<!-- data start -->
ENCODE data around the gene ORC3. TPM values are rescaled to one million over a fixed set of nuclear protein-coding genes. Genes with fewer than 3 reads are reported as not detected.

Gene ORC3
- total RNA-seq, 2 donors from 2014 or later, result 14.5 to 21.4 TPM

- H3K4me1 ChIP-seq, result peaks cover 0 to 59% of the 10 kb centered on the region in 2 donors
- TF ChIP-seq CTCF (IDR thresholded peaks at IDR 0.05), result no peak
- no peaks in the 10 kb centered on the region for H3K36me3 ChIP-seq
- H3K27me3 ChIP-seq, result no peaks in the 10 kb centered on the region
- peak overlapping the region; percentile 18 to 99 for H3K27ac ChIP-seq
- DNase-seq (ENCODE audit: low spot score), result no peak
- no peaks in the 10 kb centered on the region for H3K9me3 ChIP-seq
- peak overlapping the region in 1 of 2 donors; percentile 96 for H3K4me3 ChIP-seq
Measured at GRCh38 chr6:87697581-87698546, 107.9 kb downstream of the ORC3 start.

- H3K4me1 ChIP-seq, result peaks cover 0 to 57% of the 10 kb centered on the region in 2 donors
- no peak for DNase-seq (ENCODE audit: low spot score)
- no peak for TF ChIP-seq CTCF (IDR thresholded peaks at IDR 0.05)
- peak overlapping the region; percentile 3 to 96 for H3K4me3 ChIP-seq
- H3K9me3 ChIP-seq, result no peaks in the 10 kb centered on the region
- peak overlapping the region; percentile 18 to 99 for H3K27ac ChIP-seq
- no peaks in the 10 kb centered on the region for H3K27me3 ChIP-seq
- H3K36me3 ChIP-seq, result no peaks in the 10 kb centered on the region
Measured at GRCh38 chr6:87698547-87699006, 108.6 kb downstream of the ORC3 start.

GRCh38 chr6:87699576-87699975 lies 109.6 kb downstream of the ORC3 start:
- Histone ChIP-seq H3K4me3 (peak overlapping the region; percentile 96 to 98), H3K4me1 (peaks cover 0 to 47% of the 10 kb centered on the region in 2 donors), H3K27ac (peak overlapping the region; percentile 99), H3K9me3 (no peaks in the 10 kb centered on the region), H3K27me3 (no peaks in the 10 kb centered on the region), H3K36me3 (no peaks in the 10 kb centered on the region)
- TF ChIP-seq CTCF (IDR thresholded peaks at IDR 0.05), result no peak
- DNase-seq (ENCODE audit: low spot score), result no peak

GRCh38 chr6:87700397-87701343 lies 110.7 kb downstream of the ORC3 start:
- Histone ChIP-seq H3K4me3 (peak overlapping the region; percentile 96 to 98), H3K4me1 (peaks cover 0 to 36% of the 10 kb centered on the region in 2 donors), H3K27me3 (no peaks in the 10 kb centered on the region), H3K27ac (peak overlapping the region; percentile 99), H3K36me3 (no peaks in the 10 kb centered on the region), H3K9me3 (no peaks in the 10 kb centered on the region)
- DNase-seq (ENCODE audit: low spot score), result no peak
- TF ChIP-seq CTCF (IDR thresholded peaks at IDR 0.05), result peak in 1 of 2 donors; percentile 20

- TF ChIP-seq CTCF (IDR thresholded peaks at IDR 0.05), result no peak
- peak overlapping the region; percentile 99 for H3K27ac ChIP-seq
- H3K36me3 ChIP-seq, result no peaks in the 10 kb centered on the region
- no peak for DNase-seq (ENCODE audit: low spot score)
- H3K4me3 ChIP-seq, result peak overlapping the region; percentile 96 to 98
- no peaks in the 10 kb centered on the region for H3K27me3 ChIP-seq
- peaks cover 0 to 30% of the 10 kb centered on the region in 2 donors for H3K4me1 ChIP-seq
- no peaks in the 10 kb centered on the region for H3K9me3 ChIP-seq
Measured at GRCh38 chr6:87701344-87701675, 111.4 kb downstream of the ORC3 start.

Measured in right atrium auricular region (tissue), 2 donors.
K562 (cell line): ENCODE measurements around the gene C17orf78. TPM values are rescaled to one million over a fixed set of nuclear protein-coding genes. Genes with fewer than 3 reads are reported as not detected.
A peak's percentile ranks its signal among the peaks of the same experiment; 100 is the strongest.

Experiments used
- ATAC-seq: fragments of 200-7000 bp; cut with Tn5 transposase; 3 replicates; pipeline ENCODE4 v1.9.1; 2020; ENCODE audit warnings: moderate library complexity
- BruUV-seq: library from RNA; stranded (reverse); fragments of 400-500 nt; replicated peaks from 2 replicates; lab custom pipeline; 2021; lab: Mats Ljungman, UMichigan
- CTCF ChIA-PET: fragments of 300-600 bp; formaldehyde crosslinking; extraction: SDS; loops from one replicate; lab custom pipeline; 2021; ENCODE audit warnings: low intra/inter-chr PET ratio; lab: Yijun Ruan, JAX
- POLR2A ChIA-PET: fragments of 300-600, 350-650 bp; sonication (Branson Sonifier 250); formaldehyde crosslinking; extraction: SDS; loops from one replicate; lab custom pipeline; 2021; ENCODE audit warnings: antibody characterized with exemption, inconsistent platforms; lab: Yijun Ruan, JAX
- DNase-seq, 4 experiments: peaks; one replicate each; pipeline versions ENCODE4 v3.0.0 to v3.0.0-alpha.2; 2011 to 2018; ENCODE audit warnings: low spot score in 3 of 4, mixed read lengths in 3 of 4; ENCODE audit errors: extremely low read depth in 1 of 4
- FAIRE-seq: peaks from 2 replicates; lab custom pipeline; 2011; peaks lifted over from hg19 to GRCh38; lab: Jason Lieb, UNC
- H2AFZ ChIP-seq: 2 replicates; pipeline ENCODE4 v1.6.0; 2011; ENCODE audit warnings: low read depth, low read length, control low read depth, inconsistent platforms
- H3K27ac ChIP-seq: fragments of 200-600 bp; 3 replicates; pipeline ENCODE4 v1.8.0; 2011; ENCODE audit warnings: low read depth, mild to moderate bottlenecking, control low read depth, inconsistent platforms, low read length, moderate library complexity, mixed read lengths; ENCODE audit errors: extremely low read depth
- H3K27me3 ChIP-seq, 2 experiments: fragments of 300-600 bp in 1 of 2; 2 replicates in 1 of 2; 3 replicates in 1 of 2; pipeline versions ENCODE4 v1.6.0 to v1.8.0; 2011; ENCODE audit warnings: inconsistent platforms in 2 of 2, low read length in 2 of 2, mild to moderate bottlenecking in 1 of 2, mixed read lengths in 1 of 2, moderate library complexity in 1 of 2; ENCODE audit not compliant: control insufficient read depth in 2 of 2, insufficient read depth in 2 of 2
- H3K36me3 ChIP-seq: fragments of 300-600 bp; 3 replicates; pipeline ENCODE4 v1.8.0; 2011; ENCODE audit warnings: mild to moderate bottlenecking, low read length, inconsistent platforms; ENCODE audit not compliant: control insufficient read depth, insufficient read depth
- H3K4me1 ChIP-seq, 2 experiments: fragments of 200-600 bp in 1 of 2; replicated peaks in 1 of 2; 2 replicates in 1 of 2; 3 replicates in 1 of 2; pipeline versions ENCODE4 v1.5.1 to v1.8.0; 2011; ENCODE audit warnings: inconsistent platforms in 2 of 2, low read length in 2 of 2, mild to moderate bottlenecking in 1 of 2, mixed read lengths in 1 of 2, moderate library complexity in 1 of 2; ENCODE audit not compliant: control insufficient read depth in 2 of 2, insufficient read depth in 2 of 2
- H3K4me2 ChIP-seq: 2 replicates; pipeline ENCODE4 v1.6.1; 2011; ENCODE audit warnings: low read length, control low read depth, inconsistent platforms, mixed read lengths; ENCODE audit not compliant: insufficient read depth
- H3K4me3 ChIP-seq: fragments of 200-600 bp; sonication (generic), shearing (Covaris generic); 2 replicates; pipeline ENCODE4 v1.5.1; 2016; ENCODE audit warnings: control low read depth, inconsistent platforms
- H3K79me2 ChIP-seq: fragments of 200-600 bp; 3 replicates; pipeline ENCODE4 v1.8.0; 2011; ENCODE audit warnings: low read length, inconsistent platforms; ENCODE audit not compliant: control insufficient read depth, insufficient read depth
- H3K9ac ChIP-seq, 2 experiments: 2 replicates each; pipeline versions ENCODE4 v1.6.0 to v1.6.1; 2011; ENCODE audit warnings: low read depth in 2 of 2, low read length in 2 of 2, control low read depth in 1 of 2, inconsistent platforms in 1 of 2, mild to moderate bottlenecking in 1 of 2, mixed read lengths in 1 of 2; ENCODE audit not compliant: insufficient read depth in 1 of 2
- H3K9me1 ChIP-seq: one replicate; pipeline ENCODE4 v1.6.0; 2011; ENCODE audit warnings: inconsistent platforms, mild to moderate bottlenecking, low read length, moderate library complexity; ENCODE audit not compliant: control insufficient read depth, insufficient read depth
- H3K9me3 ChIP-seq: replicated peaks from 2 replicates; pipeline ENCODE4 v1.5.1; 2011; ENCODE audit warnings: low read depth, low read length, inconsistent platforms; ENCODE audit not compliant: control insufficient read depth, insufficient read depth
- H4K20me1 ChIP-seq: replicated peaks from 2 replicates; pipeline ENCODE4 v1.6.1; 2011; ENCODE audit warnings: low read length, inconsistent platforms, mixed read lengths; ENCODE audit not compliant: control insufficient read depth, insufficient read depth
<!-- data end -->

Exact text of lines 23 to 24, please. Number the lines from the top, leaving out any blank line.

- Histone ChIP-seq H3K4me3 (peak overlapping the region; percentile 96 to 98), H3K4me1 (peaks cover 0 to 47% of the 10 kb centered on the region in 2 donors), H3K27ac (peak overlapping the region; percentile 99), H3K9me3 (no peaks in the 10 kb centered on the region), H3K27me3 (no peaks in the 10 kb centered on the region), H3K36me3 (no peaks in the 10 kb centered on the region)
- TF ChIP-seq CTCF (IDR thresholded peaks at IDR 0.05), result no peak